How to survive attacks that result in password leaks?

We speak about attacks on online providers that result in the leak of personal users’ passwords. Just recently we saw the leak of 6.46 million Linkedin user passwordss. Right after this we saw a leak of 400 thousand Yahoo Voices passwords. These are not isolated cases; nowadays we see many successful attacks that lead to personal data leaks. One more example of this is the leak of personal information of users of one of the popular Android forums and finally the hack of the NVIDIA developer forum. It’s worth saying that many successful attacks are just not announced and the Internet community doesn’t find out about them.

So, how do we deal with cases when our passwords can be leaked? Obviously the end user can’t do much to protect his on-line service provider and prevent the leak, but there are some basic tips on how to avoid a big disaster when our passwords are compromised.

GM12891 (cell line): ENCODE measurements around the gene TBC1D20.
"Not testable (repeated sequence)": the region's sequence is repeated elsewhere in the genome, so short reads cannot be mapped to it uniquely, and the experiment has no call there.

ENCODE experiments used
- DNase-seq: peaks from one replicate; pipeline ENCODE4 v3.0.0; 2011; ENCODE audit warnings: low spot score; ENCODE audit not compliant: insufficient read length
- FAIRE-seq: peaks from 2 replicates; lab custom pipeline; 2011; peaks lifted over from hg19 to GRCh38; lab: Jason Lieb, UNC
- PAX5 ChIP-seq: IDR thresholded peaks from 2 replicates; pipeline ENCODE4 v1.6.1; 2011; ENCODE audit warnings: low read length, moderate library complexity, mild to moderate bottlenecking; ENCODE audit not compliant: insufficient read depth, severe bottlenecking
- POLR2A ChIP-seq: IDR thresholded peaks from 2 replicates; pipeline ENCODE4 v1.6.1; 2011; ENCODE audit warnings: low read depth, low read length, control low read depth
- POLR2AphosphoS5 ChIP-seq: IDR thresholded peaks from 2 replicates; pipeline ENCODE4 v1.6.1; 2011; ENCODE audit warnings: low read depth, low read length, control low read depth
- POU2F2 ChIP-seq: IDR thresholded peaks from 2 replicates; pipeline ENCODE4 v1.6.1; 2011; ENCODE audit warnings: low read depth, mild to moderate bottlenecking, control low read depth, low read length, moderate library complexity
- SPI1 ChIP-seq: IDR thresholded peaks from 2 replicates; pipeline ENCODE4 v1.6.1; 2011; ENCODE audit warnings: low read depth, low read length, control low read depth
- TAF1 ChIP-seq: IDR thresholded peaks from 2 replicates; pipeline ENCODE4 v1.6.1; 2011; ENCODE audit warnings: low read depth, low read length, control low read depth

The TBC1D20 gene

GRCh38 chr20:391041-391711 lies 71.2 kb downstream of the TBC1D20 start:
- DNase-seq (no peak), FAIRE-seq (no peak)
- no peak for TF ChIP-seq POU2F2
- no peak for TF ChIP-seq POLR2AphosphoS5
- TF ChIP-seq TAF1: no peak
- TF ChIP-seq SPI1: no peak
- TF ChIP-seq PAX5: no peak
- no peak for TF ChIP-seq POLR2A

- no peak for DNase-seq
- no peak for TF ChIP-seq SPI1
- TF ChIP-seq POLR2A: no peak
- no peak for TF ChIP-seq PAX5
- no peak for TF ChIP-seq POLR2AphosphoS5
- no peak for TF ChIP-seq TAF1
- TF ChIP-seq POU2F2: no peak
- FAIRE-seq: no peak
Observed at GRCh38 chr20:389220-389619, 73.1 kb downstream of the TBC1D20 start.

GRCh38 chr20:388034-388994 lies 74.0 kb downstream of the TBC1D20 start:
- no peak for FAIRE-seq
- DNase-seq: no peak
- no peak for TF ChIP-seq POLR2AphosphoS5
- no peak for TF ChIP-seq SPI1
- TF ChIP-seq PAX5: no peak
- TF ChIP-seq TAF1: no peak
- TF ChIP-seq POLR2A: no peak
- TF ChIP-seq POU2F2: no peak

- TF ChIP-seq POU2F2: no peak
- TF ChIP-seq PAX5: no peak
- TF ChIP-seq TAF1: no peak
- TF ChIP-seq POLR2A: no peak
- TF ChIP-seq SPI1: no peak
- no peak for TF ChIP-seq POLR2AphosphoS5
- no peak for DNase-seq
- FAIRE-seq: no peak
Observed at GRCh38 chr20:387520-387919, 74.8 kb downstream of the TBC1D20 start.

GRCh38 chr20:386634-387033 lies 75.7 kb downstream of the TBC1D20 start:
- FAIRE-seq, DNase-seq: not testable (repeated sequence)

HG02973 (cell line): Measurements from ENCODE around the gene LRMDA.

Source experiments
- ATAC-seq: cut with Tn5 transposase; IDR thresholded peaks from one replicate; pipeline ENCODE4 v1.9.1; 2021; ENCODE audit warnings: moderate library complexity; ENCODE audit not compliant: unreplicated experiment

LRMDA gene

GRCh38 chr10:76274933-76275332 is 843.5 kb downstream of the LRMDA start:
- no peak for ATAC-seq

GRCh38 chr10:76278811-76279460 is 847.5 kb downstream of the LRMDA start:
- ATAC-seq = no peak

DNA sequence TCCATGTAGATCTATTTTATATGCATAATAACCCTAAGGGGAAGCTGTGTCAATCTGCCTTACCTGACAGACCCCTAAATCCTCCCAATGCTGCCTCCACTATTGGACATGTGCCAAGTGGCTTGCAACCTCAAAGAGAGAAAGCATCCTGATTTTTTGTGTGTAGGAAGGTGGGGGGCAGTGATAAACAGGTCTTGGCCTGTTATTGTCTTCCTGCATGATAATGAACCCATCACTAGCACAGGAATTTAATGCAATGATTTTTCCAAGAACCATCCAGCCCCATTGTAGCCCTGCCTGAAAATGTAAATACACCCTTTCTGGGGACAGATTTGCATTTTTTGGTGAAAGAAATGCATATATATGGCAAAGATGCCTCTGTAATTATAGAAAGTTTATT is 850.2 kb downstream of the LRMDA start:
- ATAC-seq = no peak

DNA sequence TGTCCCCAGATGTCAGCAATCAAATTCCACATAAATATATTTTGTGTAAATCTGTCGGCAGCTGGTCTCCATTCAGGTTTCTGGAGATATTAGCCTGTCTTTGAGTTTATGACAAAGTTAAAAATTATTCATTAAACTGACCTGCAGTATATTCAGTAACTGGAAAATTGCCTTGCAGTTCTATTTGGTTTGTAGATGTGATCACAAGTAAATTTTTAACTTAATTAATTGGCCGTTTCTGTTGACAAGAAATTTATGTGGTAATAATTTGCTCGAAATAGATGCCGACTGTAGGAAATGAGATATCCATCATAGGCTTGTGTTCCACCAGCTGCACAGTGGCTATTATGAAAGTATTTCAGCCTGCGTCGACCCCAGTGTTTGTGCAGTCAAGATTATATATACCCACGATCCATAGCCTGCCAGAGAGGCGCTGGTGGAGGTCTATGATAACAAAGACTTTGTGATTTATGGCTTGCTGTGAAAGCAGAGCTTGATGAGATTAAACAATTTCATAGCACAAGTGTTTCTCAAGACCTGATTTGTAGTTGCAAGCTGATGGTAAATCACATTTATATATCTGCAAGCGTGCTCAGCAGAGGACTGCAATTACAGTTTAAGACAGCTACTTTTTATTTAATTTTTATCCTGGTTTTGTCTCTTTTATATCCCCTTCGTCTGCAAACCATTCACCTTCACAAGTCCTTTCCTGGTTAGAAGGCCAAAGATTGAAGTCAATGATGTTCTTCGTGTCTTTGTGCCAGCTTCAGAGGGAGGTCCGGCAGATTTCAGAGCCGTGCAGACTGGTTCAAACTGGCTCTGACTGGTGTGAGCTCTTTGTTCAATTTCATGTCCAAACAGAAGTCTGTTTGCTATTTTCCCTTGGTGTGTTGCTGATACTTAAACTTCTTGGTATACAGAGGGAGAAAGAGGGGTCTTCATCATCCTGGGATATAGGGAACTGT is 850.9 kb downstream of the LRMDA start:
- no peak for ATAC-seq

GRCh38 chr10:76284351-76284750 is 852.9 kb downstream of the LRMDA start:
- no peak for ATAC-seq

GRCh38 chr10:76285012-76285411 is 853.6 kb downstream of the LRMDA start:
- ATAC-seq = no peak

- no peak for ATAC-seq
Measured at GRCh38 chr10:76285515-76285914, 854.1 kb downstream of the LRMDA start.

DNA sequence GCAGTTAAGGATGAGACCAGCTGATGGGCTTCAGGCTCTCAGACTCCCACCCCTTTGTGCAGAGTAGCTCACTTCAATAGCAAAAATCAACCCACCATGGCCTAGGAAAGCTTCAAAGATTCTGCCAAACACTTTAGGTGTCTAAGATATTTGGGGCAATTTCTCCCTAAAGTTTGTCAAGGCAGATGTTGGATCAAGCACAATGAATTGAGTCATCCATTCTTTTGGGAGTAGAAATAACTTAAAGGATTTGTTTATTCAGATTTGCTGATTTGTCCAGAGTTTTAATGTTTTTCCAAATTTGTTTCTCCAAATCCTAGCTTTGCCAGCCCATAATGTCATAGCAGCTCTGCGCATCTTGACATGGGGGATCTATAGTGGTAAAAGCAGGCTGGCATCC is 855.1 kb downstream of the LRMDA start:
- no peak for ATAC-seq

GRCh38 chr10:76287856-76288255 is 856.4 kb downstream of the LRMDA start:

1. Use a different password for each different online resource. Never reuse the same password for different
    services. If you do, all or many of your other online accounts can be compromised.
  2. Use complex passwords. This means, in a perfect scenario, a combination of symbols, letters and special characters.
    The longer the better.
  3. Sometimes our online service providers don’t let us create really complex passwords, but try to use long passwords, with at least 23 characters in a combination of uppercase and lowercase letters. A password of 23 characters (131 bits) would be ok.

For some users it’s hard to remember complex passwords, in which case a good solution would be to use a password manager like Kaspersky Password Manager.

Remember, you can’t stop your service provider being hacked, but you can avoid a bigger disaster when all of your accounts get compromised at once just because you used the same password!

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